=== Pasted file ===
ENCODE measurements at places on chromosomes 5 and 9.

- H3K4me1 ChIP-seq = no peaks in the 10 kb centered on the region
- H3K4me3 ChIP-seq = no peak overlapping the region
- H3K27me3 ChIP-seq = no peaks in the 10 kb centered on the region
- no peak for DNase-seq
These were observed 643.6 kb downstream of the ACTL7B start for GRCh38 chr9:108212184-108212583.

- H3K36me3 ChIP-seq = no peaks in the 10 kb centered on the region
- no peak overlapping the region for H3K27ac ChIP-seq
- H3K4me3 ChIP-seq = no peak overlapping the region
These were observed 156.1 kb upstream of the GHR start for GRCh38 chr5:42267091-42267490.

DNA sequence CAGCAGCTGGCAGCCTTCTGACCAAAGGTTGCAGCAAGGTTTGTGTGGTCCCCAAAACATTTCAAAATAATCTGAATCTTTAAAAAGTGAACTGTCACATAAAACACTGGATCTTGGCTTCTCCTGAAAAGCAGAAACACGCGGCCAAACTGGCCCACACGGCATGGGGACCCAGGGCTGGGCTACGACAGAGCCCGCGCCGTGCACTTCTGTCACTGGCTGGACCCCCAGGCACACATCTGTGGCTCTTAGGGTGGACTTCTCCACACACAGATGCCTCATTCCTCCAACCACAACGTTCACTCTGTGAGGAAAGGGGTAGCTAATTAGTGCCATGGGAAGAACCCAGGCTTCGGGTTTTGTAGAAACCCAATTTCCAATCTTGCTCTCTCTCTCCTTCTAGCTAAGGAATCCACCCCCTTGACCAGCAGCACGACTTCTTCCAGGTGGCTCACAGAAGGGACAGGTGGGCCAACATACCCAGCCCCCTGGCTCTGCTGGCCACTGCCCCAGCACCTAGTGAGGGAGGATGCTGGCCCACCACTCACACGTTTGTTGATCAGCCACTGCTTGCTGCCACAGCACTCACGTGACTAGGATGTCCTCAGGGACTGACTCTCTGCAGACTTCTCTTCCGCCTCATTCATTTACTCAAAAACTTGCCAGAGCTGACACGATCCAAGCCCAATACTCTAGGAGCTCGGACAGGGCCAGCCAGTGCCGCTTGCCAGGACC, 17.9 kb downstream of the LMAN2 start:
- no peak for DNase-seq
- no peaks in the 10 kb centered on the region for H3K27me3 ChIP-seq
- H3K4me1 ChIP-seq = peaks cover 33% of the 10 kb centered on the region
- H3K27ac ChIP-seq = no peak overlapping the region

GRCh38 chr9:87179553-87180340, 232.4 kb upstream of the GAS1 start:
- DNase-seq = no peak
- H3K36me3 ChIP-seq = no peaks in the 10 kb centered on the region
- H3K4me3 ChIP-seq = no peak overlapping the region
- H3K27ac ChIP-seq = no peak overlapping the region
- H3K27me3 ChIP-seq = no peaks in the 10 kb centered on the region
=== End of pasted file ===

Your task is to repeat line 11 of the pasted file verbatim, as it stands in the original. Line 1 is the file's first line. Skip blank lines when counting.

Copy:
DNA sequence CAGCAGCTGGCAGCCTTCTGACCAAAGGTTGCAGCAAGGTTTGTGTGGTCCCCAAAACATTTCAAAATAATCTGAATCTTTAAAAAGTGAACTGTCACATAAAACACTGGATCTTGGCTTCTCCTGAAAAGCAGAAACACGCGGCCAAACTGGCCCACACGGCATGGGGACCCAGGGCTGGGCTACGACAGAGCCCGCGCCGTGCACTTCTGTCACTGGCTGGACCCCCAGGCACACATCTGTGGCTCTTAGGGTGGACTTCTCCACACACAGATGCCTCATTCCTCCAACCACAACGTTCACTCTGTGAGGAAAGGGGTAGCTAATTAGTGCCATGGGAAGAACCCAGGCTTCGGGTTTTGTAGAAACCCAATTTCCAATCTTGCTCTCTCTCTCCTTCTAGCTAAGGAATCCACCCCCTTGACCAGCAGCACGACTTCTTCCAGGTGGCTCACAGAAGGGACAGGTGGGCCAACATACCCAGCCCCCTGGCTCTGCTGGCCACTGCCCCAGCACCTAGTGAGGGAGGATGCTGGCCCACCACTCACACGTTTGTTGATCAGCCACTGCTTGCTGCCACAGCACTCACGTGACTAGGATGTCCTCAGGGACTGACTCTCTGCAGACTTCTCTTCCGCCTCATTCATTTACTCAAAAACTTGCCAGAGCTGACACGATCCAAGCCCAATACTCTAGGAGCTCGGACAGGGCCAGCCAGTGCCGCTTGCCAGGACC, 17.9 kb downstream of the LMAN2 start: